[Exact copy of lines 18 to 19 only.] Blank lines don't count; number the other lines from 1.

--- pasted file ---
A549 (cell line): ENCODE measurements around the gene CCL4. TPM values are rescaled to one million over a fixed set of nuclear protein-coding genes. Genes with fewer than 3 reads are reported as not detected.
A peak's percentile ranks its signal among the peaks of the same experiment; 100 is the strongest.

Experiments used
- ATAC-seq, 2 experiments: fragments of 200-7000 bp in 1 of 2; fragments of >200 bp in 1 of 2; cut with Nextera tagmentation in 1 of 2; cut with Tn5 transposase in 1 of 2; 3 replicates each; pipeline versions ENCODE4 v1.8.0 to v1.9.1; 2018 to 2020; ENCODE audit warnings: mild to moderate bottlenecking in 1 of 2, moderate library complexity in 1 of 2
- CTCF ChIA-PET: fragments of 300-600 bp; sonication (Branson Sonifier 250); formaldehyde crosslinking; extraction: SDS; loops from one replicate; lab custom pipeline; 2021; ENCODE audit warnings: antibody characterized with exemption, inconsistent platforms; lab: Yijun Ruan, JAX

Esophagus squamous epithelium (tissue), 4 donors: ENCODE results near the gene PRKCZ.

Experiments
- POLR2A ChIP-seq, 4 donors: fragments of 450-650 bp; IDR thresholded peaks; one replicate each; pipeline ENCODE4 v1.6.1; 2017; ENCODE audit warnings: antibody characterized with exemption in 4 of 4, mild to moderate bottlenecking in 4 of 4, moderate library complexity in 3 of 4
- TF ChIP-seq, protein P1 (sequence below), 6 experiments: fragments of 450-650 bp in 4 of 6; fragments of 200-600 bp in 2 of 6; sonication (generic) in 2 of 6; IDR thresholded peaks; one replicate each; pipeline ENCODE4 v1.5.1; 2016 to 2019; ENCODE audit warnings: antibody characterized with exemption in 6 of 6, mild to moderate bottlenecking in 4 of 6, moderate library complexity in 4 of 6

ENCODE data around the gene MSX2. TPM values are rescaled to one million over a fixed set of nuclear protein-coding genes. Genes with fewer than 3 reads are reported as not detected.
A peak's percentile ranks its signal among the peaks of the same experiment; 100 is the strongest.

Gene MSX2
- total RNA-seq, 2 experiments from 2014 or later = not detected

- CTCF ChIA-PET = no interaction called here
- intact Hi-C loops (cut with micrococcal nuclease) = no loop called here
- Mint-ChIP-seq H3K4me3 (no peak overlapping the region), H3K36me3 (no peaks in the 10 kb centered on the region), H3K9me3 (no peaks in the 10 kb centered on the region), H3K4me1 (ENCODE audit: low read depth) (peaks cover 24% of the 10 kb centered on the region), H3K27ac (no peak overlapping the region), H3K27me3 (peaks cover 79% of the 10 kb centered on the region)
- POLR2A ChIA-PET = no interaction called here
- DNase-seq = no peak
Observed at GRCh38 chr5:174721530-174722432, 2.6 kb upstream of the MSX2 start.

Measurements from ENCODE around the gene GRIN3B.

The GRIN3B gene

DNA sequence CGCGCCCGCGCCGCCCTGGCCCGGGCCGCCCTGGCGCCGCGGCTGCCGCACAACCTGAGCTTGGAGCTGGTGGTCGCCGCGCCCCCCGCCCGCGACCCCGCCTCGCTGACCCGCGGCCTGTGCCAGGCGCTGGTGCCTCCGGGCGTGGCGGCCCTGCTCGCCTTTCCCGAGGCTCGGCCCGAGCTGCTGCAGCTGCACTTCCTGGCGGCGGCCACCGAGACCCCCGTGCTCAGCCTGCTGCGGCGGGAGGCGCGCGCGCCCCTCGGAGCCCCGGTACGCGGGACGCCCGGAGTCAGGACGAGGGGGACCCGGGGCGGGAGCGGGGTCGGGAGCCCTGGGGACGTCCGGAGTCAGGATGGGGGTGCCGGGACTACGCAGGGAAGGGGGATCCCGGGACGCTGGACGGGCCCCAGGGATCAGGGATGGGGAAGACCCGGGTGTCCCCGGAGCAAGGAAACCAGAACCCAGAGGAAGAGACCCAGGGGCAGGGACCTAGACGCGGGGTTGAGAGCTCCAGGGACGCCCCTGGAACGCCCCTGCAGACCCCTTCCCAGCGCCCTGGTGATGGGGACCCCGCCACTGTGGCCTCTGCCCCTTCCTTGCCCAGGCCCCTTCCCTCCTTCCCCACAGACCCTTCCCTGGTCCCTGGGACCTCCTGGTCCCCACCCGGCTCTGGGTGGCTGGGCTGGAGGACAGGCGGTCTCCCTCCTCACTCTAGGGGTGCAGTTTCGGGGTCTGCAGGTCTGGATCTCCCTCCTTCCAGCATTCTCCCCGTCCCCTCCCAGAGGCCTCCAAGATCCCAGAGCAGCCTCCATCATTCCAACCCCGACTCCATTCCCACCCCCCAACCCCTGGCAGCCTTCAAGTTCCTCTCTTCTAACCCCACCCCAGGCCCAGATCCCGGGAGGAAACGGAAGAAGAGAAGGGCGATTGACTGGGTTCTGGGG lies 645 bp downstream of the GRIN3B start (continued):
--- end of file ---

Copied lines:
- DNase-seq = no peak
Observed at GRCh38 chr5:174721530-174722432, 2.6 kb upstream of the MSX2 start.